Psychoanalytic theory after Freud 072709 POST

Psychoanalytic theory after Freud 072709 POST -...

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Psychoanalytic theory after Freud PSYC 352 (Personality) July 27, 2009 Daniel Shinnick, M.D.
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Agenda Latter-day Freudians Adler Jung Rank Horney Erikson and psychosocial stages of development Current thinking Object relations theories Attachment theory Recovered memory movement Modern psychodynamic perspectives
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Instructional Objectives By the end of this lesson, students will be able to.. Identify the major differences between Freud and his latter-day followers Provide an overview of the major contributions of Adler, Jung, Rank, Erikson, Horney, and the object relations theorists Name Erikson’s eight stages of psychosocial development and the major conflicts to be resolved at each stage Identify three styles of attachment in infancy and their implications for adult romantic relationships Discuss some of the issues surrounding the “recovered memory movement” Explain how Freudian theoretical traditions survive in current psychology schools of thought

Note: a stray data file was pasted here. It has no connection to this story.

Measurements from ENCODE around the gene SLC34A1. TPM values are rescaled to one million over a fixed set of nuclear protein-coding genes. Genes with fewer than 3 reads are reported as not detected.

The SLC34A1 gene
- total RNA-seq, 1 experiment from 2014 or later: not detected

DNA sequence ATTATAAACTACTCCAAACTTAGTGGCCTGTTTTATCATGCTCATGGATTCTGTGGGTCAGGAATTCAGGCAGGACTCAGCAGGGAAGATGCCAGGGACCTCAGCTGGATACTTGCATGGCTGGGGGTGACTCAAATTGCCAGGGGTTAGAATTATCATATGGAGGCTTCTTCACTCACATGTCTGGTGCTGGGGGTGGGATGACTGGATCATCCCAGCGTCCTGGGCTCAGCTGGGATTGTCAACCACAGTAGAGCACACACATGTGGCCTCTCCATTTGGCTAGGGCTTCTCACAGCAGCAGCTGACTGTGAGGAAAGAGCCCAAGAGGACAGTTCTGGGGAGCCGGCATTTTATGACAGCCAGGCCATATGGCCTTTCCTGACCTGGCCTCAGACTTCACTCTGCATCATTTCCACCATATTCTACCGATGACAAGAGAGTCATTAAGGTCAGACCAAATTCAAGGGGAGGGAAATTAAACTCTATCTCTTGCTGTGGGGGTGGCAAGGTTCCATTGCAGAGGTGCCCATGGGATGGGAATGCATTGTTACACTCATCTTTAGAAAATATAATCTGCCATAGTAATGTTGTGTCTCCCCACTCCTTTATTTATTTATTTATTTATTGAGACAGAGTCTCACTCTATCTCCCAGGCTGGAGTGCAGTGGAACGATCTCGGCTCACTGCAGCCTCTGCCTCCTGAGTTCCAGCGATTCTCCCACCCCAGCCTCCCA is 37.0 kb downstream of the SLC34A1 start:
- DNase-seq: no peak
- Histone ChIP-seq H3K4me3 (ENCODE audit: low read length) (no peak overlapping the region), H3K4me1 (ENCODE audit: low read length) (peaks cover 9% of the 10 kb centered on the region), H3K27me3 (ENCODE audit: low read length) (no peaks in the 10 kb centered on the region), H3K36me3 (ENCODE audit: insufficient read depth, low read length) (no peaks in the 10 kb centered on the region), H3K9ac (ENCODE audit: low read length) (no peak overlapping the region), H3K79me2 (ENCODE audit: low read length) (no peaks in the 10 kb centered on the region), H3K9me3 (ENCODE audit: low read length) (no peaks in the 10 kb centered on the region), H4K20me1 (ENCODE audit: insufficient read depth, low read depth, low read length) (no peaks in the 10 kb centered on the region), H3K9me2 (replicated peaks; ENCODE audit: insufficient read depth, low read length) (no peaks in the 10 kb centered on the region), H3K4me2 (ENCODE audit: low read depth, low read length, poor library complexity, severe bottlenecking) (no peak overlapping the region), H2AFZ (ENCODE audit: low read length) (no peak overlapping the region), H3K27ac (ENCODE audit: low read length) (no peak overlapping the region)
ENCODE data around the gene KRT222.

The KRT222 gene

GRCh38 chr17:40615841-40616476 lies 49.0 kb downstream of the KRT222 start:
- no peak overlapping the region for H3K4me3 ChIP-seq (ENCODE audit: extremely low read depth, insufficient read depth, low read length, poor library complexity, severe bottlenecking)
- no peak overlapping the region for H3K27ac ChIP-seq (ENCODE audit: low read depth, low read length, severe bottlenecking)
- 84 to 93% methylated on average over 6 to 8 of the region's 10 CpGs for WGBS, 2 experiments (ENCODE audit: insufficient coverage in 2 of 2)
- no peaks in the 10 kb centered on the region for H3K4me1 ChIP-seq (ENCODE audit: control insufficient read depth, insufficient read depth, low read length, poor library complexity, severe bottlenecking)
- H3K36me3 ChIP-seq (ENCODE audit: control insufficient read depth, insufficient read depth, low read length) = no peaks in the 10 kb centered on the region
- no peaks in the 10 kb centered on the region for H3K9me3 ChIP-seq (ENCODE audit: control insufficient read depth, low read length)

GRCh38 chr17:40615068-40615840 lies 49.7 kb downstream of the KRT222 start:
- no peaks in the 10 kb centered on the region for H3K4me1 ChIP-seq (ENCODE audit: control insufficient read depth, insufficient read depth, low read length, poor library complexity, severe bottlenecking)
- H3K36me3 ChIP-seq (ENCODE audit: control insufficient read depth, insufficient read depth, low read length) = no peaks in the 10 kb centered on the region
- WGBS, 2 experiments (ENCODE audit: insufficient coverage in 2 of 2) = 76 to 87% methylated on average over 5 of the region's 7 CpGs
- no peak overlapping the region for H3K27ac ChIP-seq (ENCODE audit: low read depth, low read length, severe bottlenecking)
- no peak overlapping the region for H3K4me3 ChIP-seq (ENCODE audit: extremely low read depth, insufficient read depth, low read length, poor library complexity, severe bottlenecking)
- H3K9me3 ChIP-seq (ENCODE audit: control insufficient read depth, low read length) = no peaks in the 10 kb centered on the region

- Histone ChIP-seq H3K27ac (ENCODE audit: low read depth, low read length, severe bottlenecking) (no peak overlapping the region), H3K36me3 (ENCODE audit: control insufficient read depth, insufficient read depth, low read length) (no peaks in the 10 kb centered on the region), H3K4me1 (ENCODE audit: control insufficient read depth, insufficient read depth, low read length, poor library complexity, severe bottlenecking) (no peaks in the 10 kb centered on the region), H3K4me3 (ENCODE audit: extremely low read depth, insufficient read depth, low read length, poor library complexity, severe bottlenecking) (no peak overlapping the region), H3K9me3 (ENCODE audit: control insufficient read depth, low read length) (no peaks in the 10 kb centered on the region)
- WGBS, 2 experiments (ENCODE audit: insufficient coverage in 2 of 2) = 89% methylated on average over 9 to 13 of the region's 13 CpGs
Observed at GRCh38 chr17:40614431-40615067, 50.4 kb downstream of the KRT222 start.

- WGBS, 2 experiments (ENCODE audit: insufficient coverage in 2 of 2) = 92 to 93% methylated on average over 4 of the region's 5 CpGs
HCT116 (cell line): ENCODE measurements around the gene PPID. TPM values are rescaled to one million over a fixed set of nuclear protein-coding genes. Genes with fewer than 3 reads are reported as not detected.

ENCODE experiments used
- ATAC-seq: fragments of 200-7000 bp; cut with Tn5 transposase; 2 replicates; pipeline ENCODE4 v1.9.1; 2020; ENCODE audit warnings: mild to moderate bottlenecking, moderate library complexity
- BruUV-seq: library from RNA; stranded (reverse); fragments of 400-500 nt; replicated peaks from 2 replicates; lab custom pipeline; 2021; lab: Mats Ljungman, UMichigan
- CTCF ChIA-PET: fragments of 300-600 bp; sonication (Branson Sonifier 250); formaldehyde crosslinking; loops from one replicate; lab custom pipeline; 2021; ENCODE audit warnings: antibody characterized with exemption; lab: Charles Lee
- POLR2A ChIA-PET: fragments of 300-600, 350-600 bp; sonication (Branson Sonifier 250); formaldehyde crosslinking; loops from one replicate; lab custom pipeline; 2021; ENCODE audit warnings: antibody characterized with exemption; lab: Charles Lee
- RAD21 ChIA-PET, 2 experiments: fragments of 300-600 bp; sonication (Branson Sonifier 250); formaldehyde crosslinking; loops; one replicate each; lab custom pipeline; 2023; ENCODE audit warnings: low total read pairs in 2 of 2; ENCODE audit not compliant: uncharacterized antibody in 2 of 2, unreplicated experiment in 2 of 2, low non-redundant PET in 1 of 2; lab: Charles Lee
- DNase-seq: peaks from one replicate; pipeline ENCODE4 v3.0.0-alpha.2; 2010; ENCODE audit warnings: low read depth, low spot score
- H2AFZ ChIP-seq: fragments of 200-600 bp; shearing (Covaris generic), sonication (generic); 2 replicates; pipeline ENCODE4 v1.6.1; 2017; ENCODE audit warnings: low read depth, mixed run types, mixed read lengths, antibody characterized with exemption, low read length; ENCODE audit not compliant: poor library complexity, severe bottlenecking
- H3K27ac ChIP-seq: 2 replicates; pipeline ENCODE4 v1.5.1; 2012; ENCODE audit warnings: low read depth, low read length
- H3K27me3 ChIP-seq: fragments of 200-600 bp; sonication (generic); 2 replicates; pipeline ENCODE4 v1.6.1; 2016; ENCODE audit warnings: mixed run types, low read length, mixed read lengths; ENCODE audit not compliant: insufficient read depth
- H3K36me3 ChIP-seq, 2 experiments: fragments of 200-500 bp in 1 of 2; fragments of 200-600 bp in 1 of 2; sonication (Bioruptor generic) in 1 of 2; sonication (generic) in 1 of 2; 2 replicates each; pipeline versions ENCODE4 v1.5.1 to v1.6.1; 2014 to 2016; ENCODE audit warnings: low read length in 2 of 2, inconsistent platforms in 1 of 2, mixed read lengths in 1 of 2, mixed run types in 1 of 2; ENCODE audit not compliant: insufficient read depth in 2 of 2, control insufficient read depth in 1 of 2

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The legacy of Freud “Freud, like Elvis, has been dead for a number of years, but continues to be cited with some regularity.” – Drew Westen (psychologist), 1998.
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Latter-day theorists (neo-Freudians) “neo”= new Influenced by Freud’s work Certain methods in common But there were differences
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Differences between Freud and neo- Freudians Less emphasis on sex than Freud More interest in the conscious Different ideas about sources of psychological difficulties More emphasis on day to day life
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Alfred Adler We are motivated by social interest Also by the desire to be at least as good as others Inferiority complex affects our “style of life” Masculine protest
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Carl Jung Bitter breakup from Freud Collective unconscious Anima Animus persona
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Otto Rank Birth trauma Interaction between childhood/family experiences and culture Cultural mechanisms of meaning, denial of death Influential on Freud’s concept of “Thanatos”
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Karen Horney “feminine psychology” Objected to Freud’s view of women, e.g., penis envy Fear of success Basic anxiety Neurotic needs
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Erik Erikson Focused on conscious conflicts Psychosocial (not psychosexual) stages of development
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